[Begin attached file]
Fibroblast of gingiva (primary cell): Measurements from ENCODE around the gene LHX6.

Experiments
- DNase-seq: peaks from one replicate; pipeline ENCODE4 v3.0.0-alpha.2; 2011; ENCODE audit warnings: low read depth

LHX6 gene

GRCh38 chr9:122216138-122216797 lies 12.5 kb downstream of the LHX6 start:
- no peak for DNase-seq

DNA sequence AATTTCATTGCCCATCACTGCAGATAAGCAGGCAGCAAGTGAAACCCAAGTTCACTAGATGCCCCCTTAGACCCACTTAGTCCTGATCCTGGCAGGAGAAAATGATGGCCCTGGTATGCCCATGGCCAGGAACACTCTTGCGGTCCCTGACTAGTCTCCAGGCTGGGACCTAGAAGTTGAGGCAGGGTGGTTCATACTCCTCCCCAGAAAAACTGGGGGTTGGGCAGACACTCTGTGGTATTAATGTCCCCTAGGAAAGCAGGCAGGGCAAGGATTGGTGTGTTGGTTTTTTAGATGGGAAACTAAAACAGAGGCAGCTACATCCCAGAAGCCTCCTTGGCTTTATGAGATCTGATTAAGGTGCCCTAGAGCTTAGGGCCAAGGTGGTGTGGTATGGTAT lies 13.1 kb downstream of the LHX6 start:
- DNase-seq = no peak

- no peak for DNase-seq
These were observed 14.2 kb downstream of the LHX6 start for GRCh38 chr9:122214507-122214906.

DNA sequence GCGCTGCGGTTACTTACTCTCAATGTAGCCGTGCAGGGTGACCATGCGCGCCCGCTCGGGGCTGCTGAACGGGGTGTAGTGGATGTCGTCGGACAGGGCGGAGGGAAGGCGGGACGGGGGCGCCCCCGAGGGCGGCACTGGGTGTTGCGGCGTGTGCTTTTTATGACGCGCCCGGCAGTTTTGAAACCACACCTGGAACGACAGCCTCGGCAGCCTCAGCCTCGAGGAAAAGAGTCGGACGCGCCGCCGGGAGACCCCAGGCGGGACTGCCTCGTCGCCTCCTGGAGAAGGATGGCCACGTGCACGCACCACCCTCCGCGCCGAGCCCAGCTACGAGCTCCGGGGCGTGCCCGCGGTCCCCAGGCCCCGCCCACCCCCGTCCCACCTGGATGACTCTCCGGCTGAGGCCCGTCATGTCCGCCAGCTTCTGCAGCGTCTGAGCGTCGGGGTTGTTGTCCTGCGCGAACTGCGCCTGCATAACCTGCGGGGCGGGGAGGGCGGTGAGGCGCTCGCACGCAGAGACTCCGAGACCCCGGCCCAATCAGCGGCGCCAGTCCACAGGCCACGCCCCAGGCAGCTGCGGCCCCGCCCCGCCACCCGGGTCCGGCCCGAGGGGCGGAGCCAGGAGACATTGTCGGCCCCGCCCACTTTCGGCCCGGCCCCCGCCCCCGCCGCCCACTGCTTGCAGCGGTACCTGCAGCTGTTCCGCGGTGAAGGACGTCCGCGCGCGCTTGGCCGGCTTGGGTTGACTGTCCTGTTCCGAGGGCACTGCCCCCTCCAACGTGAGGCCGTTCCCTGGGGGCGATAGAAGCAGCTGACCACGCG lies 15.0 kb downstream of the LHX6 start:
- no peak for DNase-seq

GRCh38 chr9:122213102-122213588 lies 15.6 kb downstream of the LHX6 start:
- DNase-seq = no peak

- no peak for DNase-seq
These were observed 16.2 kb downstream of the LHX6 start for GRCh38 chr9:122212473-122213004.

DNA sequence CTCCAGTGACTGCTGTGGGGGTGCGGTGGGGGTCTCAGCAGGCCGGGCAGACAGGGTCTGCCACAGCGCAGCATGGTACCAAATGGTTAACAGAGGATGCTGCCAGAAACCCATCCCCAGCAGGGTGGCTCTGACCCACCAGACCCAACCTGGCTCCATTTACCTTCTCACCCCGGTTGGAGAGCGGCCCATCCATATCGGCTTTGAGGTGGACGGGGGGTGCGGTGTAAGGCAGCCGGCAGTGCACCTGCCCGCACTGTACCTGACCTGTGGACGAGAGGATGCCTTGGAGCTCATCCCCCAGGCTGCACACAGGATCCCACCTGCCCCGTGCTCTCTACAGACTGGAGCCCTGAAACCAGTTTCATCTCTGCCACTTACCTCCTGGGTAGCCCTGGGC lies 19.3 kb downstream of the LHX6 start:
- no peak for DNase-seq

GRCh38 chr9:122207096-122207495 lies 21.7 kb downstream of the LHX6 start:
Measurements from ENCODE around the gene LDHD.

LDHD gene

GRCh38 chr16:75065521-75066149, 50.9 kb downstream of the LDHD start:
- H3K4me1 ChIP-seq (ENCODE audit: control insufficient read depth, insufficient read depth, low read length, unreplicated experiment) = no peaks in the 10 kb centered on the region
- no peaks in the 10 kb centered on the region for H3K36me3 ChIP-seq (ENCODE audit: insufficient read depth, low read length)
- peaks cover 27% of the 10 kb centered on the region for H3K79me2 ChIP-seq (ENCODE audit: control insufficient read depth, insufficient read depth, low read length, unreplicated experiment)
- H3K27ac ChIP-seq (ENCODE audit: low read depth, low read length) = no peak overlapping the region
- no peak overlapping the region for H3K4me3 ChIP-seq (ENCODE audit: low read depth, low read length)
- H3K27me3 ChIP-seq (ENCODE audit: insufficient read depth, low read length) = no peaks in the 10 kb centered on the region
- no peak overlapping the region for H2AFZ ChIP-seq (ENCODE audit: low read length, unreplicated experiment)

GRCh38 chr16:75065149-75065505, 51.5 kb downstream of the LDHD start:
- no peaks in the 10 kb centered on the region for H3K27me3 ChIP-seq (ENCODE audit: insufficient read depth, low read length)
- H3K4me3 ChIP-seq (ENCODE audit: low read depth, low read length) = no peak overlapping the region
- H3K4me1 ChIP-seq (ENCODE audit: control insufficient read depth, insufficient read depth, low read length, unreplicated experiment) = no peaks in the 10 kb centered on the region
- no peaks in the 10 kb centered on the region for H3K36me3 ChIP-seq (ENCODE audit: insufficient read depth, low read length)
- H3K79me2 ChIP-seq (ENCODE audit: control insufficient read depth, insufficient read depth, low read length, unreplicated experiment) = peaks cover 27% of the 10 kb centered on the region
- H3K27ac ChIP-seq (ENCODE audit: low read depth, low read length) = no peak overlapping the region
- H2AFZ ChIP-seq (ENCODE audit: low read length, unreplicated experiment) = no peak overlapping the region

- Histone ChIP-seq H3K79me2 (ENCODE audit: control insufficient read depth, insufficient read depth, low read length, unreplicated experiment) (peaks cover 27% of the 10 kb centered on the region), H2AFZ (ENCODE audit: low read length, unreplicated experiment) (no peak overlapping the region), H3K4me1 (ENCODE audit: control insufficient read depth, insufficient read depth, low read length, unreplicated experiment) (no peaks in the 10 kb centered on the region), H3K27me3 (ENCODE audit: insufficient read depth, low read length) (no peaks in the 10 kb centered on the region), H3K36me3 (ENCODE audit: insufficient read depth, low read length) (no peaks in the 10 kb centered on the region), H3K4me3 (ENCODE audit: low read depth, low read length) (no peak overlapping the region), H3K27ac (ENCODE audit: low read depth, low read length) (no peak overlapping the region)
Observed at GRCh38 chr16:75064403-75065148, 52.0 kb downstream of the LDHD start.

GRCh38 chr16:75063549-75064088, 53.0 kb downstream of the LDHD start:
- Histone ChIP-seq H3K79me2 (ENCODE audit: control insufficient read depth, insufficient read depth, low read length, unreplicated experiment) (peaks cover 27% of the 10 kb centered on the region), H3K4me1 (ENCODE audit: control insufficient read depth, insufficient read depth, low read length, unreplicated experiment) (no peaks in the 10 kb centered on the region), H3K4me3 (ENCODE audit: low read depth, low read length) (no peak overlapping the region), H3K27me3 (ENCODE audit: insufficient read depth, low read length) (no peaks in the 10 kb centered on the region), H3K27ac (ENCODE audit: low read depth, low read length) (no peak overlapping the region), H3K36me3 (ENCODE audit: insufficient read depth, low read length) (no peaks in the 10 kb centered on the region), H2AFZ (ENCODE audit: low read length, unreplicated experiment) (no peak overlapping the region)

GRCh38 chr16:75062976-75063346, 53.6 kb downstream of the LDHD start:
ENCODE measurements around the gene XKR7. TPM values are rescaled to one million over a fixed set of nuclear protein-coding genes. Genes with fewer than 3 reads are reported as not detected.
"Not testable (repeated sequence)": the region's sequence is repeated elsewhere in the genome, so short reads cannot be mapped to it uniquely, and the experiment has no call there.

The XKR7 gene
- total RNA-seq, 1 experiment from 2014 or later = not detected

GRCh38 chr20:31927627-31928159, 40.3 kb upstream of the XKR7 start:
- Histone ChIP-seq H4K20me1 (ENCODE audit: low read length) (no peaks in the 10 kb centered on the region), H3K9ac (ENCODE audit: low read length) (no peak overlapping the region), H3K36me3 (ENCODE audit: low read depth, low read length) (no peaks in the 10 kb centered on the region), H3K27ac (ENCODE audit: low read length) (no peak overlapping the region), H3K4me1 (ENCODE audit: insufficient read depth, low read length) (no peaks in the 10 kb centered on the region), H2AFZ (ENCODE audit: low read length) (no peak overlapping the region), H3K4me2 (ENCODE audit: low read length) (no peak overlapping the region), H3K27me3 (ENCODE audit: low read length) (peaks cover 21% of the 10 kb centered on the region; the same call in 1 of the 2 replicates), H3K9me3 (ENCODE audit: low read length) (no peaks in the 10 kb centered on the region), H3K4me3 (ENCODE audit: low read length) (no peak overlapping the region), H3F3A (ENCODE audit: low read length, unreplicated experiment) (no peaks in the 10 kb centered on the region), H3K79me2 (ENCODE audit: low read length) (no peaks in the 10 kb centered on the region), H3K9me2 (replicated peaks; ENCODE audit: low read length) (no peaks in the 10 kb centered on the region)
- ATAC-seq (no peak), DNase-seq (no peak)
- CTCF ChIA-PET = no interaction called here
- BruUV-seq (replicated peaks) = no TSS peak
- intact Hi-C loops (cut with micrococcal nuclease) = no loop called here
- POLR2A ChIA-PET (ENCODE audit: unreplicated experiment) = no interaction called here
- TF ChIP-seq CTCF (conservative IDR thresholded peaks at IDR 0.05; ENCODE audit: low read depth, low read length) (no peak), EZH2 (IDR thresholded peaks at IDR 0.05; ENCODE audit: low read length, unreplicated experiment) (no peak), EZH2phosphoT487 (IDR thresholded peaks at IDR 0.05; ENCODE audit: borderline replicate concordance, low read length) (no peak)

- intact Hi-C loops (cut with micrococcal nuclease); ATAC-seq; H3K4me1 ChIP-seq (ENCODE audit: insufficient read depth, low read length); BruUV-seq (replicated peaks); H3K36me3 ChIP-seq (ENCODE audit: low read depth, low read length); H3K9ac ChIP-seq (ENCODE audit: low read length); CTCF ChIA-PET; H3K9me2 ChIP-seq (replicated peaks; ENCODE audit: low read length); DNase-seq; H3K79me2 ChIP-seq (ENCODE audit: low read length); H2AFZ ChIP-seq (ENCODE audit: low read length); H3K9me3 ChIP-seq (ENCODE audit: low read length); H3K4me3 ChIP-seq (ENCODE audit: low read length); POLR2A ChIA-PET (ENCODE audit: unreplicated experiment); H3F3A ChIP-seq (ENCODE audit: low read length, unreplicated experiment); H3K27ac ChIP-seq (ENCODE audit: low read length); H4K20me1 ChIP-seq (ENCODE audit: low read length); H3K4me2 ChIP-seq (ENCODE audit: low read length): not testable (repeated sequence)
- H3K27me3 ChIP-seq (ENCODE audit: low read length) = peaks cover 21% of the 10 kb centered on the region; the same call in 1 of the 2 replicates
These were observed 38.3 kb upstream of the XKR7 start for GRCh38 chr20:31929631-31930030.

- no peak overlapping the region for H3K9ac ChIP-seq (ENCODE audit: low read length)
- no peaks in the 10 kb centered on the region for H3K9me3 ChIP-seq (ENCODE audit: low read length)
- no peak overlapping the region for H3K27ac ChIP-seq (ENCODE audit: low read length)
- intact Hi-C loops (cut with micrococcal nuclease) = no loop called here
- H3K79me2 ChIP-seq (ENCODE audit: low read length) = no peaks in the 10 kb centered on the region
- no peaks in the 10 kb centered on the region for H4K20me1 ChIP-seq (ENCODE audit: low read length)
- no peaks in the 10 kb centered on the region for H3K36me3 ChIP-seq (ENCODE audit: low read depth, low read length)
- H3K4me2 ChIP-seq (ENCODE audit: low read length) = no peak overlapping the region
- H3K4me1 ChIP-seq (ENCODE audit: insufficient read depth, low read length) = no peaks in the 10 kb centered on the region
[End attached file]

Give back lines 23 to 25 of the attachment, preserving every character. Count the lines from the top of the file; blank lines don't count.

- H3K4me1 ChIP-seq (ENCODE audit: control insufficient read depth, insufficient read depth, low read length, unreplicated experiment) = no peaks in the 10 kb centered on the region
- no peaks in the 10 kb centered on the region for H3K36me3 ChIP-seq (ENCODE audit: insufficient read depth, low read length)
- peaks cover 27% of the 10 kb centered on the region for H3K79me2 ChIP-seq (ENCODE audit: control insufficient read depth, insufficient read depth, low read length, unreplicated experiment)